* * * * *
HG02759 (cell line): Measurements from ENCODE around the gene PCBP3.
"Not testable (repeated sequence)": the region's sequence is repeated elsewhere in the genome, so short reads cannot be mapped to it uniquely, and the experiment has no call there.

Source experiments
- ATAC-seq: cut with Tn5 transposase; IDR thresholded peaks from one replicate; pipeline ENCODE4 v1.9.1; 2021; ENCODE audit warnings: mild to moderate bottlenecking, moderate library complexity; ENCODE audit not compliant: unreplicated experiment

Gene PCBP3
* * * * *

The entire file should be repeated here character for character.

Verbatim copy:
HG02759 (cell line): Measurements from ENCODE around the gene PCBP3.
"Not testable (repeated sequence)": the region's sequence is repeated elsewhere in the genome, so short reads cannot be mapped to it uniquely, and the experiment has no call there.

Source experiments
- ATAC-seq: cut with Tn5 transposase; IDR thresholded peaks from one replicate; pipeline ENCODE4 v1.9.1; 2021; ENCODE audit warnings: mild to moderate bottlenecking, moderate library complexity; ENCODE audit not compliant: unreplicated experiment

Gene PCBP3